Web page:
A University of St Andrews lecturer has been awarded a prestigious accolade for her contribution to the knowledge and understanding of French culture.
Senior Lecturer in French and St Andrews alumnus Dr Lorna Milne has been presented with the rank of Chevalier de l’Ordre des Palmes Académiques. At 45, Dr Milne is among the younger British academics to be awarded an honour which is more usually granted to colleagues near the age of retirement.
The Palmes Académiques were first introduced by Napoléon in 1808 to honour scholars in the national universities which were established at that time. The decoration can now be awarded to anyone working in education who contributes significantly to the knowledge and understanding of French culture. Of the 32,000 members of the Order overall, there are about 1,600 outside France, in every part of the world.
Dr Milne said, “The existence of this decoration is evidence of the passionate commitment of the French, not only to their own glorious language and culture, but to the humanitarian principles of education, and to intellectual and cultural advancement in general. Receiving it is, for me, a very great honour.
“When I arrived here, there were still several colleagues who had taught me – now only two remain. It’s been a privilege to work closely and become friends with people who inspired my love of French language and literature in the first place.”
Dr Milne graduated with First Class honours in French, with distinction in spoken French, in 1982. She then worked in the diplomatic service for four years before completing a PhD at Auckland University, New Zealand in 1991. She then taught at Aston University, Birmingham (1991-95), returning to St Andrews as lecturer in 1996.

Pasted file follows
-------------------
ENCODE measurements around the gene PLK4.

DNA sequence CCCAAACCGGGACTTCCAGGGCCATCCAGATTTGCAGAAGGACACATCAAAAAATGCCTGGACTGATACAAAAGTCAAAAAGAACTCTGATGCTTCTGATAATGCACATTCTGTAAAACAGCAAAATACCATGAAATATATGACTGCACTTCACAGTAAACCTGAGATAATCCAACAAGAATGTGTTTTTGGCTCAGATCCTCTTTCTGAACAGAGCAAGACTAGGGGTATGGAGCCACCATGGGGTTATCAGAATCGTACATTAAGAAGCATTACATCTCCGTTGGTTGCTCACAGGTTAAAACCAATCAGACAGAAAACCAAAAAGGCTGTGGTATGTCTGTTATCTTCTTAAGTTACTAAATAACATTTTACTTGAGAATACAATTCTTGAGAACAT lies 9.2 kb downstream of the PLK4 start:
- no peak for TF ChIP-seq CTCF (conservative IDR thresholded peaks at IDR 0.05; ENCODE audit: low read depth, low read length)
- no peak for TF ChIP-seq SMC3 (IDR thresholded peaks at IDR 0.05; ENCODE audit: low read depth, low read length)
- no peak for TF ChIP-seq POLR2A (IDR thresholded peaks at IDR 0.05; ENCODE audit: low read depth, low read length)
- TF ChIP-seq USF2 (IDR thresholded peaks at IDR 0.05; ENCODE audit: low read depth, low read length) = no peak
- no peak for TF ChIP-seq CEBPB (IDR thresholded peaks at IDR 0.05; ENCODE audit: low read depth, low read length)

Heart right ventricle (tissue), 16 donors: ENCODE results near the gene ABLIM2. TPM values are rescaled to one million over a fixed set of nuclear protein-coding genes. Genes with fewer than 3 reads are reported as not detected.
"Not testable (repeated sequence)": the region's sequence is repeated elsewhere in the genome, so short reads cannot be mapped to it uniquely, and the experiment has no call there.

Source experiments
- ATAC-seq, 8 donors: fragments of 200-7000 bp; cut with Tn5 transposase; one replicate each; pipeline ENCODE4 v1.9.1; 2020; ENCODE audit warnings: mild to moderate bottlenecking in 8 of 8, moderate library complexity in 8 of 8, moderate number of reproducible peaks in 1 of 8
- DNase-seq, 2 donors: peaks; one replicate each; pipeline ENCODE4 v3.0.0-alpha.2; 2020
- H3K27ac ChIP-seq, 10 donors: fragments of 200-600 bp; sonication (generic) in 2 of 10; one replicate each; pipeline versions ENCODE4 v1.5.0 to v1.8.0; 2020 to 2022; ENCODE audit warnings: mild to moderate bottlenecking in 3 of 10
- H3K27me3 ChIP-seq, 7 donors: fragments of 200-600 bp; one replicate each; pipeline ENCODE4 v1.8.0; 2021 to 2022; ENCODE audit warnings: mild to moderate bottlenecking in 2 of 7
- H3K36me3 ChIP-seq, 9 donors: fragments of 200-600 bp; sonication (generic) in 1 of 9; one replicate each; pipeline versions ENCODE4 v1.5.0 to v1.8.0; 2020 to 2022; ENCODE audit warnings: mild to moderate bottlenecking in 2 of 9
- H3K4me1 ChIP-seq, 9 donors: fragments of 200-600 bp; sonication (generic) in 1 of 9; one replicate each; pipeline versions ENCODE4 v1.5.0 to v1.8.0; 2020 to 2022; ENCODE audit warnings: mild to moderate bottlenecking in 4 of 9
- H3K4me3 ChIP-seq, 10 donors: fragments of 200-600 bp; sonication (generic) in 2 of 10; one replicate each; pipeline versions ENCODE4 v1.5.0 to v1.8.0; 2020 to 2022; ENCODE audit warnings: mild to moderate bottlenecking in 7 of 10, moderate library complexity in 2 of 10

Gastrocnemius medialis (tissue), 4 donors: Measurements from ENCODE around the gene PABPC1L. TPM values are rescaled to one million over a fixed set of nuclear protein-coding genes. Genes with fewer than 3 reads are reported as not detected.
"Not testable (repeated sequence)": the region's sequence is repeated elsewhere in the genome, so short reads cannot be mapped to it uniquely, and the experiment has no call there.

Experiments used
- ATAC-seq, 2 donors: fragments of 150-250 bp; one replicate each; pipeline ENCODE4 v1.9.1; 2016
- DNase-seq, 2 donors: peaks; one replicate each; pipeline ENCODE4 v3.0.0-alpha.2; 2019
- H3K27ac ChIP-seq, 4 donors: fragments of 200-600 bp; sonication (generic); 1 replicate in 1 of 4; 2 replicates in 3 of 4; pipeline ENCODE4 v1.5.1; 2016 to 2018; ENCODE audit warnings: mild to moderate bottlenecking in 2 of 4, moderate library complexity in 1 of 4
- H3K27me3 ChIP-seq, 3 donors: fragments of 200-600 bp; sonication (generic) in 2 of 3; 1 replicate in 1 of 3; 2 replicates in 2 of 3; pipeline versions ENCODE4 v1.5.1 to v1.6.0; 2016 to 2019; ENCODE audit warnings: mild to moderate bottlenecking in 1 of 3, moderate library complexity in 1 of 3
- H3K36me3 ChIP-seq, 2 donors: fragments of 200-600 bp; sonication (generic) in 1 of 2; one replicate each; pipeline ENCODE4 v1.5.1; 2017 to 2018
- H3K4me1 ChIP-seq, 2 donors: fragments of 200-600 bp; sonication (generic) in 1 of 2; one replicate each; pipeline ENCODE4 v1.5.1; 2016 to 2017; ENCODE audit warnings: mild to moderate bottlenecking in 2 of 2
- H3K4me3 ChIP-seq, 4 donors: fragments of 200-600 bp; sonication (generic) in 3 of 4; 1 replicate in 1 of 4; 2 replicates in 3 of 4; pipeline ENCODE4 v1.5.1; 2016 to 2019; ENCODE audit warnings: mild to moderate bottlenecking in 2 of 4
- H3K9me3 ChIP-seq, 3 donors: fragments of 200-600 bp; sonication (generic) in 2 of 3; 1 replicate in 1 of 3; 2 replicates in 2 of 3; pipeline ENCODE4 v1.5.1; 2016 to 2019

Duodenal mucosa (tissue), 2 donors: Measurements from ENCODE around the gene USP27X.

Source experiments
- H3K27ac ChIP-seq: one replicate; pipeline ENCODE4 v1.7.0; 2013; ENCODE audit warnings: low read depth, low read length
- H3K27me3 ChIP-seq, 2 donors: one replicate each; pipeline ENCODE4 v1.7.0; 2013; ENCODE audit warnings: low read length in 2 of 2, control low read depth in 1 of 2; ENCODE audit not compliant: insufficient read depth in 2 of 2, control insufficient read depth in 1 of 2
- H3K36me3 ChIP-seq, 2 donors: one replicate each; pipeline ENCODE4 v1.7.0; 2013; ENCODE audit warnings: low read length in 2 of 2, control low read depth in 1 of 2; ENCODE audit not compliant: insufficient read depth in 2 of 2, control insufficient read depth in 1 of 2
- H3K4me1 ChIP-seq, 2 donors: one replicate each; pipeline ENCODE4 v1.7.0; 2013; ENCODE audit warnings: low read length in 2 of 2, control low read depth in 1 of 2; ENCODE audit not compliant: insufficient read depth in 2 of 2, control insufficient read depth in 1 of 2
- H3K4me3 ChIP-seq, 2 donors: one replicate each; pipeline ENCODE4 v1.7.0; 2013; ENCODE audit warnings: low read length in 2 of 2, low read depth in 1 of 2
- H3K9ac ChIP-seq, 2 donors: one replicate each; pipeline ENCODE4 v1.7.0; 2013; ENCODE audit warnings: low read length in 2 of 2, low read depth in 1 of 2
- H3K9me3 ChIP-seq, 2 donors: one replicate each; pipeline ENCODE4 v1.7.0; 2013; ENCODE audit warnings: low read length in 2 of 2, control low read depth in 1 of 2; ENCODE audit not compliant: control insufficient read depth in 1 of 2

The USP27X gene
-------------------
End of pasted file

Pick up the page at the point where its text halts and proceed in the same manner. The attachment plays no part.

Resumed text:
Her research, published both in French and in English, focuses on the 20th and 21st Centuries, with a particular interest in the contemporary period. As well as articles, she has published books on the French writer Michel Tournier (in French) and the French Presidential elections of 1995 (in English). Her book on the Martinican writer Patrick Chamoiseau (entitled Patrick Chamoiseau. Les Espaces d’une écriture) will come out later this year, and she is working on a volume of essays about violence, culture and identity in the francophone ex-colonies for publication next year.
Most of her recent research and specialist teaching has focused closely on writers from the French “départements d’outre-mer” (overseas departments) of Guadeloupe and Martinique.
She also has a strong teaching interest in contemporary French women’s writing and will be organising the Women in French in Scotland one-day conference in St Andrews in October 2005. Outside French Studies, Dr Milne is kept busy as General Editor for Special Issues for the international journal Forum for Modern Language Studies.
Dr Milne’s presentation followed the award of the French Institute’s book prize to two students (Moira Kerr and James King) for outstanding Year Abroad Project essays.
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